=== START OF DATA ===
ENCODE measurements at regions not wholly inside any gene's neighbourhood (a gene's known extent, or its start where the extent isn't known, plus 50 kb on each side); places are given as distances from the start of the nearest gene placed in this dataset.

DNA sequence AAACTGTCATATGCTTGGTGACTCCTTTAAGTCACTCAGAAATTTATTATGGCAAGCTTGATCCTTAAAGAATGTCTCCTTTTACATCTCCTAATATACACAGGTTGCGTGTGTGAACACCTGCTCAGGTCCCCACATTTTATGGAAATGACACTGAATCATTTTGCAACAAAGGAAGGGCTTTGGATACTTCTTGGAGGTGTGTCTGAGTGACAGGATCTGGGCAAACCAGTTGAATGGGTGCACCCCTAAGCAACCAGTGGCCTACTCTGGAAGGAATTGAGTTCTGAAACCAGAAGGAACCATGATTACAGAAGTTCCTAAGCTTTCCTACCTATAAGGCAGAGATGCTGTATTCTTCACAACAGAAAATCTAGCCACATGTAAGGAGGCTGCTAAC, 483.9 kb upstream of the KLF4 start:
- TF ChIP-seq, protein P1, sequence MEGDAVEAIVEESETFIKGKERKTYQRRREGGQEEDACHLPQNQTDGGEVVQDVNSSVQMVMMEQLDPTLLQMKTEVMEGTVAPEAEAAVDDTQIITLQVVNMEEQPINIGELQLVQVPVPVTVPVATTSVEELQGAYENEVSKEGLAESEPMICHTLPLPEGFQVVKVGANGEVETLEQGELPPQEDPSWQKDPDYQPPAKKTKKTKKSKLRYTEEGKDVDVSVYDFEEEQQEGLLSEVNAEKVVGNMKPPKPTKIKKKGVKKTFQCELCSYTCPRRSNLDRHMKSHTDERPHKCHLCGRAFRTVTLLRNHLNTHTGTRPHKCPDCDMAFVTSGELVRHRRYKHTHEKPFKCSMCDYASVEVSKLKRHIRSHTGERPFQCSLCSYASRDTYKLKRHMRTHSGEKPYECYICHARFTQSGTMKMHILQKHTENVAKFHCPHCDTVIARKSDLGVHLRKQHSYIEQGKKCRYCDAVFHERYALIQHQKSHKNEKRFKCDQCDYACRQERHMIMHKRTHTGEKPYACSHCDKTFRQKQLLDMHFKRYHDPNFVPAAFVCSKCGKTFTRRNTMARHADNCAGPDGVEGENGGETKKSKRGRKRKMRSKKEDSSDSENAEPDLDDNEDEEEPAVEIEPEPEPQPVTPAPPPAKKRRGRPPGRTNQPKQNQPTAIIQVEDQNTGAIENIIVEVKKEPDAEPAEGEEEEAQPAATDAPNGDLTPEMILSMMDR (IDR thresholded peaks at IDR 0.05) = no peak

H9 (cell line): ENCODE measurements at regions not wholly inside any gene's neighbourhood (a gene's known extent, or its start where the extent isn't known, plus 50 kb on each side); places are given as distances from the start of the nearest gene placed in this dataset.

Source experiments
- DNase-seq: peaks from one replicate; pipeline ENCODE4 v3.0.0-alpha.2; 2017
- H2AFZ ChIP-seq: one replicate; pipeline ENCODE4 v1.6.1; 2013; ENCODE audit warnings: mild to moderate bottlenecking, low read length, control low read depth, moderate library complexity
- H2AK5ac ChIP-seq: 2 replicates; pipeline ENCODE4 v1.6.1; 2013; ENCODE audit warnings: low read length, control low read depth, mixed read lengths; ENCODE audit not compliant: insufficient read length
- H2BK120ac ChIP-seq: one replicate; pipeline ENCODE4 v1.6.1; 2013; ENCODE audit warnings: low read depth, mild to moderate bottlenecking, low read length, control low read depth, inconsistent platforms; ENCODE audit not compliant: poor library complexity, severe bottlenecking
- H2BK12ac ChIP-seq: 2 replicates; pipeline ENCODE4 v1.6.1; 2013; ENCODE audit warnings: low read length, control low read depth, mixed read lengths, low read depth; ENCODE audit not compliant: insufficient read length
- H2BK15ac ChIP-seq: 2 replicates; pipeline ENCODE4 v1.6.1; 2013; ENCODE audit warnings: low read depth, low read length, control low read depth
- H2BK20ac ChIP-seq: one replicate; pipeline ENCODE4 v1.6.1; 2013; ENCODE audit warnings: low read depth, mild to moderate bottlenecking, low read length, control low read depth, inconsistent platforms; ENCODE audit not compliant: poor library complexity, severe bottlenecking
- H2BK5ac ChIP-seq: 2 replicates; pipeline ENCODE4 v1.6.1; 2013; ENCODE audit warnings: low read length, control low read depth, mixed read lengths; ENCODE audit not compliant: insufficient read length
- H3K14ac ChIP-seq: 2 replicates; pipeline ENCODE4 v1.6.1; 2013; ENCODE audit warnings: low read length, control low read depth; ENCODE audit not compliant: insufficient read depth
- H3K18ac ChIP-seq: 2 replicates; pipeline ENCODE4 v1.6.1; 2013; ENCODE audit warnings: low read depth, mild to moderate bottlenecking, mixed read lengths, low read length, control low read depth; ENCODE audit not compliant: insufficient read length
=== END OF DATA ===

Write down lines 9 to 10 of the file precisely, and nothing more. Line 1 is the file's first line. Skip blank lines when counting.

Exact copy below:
- H2BK120ac ChIP-seq: one replicate; pipeline ENCODE4 v1.6.1; 2013; ENCODE audit warnings: low read depth, mild to moderate bottlenecking, low read length, control low read depth, inconsistent platforms; ENCODE audit not compliant: poor library complexity, severe bottlenecking
- H2BK12ac ChIP-seq: 2 replicates; pipeline ENCODE4 v1.6.1; 2013; ENCODE audit warnings: low read length, control low read depth, mixed read lengths, low read depth; ENCODE audit not compliant: insufficient read length